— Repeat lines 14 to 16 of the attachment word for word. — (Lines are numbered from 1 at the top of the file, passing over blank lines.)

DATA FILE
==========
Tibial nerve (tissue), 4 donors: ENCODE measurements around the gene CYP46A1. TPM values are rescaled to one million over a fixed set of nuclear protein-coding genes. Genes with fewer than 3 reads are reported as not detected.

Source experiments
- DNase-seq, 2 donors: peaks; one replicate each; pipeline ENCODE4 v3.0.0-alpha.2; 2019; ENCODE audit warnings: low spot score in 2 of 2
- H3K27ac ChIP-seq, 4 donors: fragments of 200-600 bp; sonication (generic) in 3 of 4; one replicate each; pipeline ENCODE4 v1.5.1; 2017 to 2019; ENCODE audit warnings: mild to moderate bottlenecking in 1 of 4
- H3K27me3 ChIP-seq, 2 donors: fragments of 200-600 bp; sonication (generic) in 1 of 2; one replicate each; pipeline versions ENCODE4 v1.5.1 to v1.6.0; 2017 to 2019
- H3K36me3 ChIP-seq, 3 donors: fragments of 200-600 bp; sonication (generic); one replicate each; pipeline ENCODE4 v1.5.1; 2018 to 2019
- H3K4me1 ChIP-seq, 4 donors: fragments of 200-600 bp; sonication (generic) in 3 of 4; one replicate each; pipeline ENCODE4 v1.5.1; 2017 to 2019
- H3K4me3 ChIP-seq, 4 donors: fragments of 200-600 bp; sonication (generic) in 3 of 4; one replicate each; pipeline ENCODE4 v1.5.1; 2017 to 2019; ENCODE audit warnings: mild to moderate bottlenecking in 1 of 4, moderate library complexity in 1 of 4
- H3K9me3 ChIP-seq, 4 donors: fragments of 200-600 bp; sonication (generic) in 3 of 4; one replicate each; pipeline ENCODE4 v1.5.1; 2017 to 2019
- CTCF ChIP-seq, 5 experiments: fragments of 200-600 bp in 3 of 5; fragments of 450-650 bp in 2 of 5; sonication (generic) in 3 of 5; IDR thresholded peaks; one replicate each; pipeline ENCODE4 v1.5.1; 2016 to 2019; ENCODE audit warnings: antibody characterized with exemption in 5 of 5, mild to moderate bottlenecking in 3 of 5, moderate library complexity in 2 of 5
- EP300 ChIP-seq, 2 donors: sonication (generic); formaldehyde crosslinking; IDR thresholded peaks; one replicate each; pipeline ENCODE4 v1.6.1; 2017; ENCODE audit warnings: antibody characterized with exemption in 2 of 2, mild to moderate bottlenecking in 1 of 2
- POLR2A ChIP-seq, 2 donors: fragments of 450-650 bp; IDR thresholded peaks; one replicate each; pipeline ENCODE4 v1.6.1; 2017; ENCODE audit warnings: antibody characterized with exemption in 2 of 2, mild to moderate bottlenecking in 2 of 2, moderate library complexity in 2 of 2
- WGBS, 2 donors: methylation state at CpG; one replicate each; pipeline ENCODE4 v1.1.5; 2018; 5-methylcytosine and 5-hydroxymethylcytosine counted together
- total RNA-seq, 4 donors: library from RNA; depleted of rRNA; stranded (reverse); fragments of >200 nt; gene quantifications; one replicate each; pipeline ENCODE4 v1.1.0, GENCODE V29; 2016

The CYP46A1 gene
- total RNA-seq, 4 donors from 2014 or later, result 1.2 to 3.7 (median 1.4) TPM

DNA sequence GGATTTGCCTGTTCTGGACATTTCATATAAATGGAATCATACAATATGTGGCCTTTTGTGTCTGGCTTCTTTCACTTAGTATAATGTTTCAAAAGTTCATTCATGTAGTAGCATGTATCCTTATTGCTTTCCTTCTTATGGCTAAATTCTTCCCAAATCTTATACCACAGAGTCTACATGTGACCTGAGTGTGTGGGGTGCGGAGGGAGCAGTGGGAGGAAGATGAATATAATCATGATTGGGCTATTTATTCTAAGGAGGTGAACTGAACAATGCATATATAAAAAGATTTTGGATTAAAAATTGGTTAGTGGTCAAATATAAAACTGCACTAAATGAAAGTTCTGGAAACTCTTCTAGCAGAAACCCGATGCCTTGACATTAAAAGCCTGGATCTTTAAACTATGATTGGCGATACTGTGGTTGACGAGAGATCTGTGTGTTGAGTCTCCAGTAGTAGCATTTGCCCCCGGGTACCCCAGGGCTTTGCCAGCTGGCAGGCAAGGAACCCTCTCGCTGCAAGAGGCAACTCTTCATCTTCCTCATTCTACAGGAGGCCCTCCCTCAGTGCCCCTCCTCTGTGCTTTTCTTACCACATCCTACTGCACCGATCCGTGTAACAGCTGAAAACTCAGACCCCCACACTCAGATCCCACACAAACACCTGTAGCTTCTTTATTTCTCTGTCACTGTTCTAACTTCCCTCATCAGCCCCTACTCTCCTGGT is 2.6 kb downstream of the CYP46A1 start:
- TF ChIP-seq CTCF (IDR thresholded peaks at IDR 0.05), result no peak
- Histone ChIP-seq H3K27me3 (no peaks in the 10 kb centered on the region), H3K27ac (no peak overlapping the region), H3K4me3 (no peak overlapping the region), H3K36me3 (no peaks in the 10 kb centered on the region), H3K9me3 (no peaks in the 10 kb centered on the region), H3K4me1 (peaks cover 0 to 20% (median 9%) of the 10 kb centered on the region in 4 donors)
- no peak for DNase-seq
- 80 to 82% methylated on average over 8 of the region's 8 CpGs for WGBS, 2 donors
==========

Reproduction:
- total RNA-seq, 4 donors: library from RNA; depleted of rRNA; stranded (reverse); fragments of >200 nt; gene quantifications; one replicate each; pipeline ENCODE4 v1.1.0, GENCODE V29; 2016

The CYP46A1 gene
- total RNA-seq, 4 donors from 2014 or later, result 1.2 to 3.7 (median 1.4) TPM